Commercial fisherman drowned after fishing vessel capsized - Alaska.
NIOSH 1992 Mar; :1-7
A 16-year-old male commercial fisherman (the victim) became trapped and drowned after the commercial fishing vessel he was on capsized while under tow. The vessel (a bowpicker) had been disabled and anchored for 11 hours, with only the skipper and the victim on board. On the day of the incident, a tender came to tow the vessel back to port for repairs. Within 2 minutes of being taken in tow, the vessel capsized, trapping the skipper and the victim inside the pilot house. The skipper (a 20-year-old male) escaped and swam to safety. Several attempts were made to rescue the victim but none were successful. NIOSH researchers determined that to prevent similar occurrences, owners and/or skippers of commercial fishing vessels should: 1. obtain training in vessel stability, including factors that can lead to the deterioration of vessel stability and the measures that can be employed to maintain or restore stability, especially during towing operations 2. ensure that a constant watch is maintained while under tow, both on the towed and assisting vessels 3. ensure that all crew members wear a personal flotation device during a towing operation 4. ensure that vessel preventive maintenance is performed and documented 5. ensure that all non-essential personnel are removed from a vessel being towed.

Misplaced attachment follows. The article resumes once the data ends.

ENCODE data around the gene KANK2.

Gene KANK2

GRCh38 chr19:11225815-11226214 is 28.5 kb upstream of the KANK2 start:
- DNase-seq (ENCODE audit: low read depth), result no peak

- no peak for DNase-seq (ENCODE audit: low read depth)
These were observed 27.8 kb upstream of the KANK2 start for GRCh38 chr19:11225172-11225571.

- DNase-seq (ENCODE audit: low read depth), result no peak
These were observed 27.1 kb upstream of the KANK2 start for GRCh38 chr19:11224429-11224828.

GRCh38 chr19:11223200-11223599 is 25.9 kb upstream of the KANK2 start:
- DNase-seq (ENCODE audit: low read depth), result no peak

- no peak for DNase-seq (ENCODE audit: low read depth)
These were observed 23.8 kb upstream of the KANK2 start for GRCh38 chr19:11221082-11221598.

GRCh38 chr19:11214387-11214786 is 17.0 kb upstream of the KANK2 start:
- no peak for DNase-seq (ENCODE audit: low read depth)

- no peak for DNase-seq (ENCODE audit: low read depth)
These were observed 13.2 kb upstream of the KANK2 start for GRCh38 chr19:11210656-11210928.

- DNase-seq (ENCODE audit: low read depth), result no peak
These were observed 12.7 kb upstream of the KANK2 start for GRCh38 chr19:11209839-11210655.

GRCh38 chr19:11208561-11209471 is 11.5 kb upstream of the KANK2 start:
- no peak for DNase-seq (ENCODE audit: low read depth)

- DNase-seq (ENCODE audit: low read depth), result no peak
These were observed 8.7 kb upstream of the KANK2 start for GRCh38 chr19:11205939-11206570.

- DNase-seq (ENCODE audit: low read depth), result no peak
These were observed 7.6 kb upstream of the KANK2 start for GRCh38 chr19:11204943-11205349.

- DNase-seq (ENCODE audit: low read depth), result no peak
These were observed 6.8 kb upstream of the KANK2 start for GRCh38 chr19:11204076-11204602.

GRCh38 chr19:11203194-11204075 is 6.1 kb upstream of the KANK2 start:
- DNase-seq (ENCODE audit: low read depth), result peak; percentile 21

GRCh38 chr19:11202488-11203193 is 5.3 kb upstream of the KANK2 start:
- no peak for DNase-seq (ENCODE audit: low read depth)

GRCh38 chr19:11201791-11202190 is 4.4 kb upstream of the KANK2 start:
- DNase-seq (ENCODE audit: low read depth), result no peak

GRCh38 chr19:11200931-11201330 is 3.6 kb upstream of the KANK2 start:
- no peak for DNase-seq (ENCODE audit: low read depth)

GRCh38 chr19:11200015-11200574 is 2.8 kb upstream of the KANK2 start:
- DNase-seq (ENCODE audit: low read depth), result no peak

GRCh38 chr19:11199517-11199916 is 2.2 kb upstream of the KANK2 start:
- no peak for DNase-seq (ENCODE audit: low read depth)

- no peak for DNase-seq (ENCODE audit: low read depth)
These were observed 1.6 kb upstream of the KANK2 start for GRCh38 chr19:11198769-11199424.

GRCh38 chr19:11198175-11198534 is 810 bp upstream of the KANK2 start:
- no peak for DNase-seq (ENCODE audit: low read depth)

Accident-analysis; Accident-potential; Accident-prevention; Accidents; Injuries; Injury-prevention; Safety-education; Safety-equipment; Safety-practices; Safety-measures; Traumatic-injuries; Region-10; Work-practices; Work-analysis; Work-environment; Training; Occupational-accidents; Fishing-industry; Personal-protective-equipment
Field Studies; Fatality Assessment and Control Evaluation
National Institute for Occupational Safety and Health
Alaska Department of Health and Social Services